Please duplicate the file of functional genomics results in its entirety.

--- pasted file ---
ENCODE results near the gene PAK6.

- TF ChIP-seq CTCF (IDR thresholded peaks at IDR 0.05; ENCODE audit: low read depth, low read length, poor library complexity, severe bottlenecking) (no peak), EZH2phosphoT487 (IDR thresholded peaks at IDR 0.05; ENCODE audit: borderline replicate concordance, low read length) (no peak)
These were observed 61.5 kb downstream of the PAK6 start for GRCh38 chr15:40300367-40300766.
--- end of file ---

ENCODE results near the gene PAK6.

- TF ChIP-seq CTCF (IDR thresholded peaks at IDR 0.05; ENCODE audit: low read depth, low read length, poor library complexity, severe bottlenecking) (no peak), EZH2phosphoT487 (IDR thresholded peaks at IDR 0.05; ENCODE audit: borderline replicate concordance, low read length) (no peak)
These were observed 61.5 kb downstream of the PAK6 start for GRCh38 chr15:40300367-40300766.